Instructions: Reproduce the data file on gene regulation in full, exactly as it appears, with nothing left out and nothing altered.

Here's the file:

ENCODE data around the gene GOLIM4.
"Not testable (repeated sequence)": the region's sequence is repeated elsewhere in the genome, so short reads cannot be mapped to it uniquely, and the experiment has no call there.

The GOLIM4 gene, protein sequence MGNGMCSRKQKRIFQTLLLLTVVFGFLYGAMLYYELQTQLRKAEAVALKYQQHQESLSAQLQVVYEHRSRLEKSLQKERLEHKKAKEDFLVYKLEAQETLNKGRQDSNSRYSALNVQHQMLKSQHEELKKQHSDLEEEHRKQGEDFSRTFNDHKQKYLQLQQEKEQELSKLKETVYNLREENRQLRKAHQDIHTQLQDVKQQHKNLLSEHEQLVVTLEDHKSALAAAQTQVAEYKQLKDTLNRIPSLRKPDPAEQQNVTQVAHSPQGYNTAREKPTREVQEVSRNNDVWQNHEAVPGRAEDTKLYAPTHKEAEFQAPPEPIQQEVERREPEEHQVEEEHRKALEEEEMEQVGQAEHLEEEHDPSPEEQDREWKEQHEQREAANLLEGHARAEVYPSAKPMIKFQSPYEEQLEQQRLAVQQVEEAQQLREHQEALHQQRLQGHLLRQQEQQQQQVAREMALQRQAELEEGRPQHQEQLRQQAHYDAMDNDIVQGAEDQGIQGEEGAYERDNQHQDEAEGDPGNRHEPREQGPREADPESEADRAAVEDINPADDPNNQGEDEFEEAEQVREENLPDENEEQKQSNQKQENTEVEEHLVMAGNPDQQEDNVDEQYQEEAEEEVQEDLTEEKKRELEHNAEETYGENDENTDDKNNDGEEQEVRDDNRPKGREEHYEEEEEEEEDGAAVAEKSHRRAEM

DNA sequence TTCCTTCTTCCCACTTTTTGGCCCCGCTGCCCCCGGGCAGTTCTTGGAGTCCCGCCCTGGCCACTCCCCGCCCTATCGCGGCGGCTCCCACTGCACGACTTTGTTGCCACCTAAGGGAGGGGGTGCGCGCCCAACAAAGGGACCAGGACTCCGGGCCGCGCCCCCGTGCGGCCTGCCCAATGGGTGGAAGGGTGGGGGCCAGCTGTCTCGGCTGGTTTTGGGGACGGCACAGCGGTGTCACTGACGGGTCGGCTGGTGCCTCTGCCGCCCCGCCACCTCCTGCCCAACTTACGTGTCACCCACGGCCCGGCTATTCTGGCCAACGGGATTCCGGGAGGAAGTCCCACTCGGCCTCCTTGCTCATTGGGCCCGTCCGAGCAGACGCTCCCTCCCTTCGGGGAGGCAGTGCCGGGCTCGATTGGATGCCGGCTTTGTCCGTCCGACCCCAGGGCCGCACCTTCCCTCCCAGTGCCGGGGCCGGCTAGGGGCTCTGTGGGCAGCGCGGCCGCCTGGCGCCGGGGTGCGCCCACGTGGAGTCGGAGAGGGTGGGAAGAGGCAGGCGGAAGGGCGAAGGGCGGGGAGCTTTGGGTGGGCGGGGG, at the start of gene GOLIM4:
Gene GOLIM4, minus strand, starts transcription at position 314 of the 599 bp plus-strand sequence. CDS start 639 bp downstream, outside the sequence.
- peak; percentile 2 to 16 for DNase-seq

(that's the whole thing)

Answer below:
ENCODE data around the gene GOLIM4.
"Not testable (repeated sequence)": the region's sequence is repeated elsewhere in the genome, so short reads cannot be mapped to it uniquely, and the experiment has no call there.

The GOLIM4 gene, protein sequence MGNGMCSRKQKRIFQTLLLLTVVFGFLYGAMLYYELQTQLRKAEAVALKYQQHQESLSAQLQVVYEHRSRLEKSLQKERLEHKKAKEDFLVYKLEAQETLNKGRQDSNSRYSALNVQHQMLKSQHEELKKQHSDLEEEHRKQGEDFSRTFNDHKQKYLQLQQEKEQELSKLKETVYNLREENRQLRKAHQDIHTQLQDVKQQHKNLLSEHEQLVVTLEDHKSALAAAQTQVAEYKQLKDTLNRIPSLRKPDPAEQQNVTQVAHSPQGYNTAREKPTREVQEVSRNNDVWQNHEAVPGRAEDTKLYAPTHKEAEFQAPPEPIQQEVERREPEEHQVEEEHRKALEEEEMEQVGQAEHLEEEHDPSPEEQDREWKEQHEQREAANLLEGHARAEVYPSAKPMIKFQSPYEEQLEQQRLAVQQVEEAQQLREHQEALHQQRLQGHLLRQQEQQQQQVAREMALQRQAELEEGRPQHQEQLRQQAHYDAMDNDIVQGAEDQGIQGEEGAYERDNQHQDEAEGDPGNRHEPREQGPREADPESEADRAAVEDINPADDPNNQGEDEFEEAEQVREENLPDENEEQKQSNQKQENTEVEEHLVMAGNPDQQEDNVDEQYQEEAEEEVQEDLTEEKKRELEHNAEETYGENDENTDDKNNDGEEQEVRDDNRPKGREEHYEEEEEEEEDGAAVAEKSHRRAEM

DNA sequence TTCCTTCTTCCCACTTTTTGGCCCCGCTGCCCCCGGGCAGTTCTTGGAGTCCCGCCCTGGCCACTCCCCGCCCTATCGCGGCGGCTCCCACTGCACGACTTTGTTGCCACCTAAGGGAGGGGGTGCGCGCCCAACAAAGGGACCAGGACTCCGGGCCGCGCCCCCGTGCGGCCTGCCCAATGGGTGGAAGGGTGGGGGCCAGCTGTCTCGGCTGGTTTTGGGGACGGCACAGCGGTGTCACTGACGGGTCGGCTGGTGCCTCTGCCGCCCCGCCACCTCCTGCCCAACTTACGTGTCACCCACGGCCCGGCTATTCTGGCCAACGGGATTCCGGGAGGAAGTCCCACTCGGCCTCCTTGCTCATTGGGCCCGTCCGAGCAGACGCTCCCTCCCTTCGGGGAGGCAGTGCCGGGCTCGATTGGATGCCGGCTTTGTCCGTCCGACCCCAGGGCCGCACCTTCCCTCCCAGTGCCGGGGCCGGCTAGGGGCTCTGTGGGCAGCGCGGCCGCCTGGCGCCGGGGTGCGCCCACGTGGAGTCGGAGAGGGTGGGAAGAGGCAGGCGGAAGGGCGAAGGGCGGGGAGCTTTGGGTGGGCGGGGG, at the start of gene GOLIM4:
Gene GOLIM4, minus strand, starts transcription at position 314 of the 599 bp plus-strand sequence. CDS start 639 bp downstream, outside the sequence.
- peak; percentile 2 to 16 for DNase-seq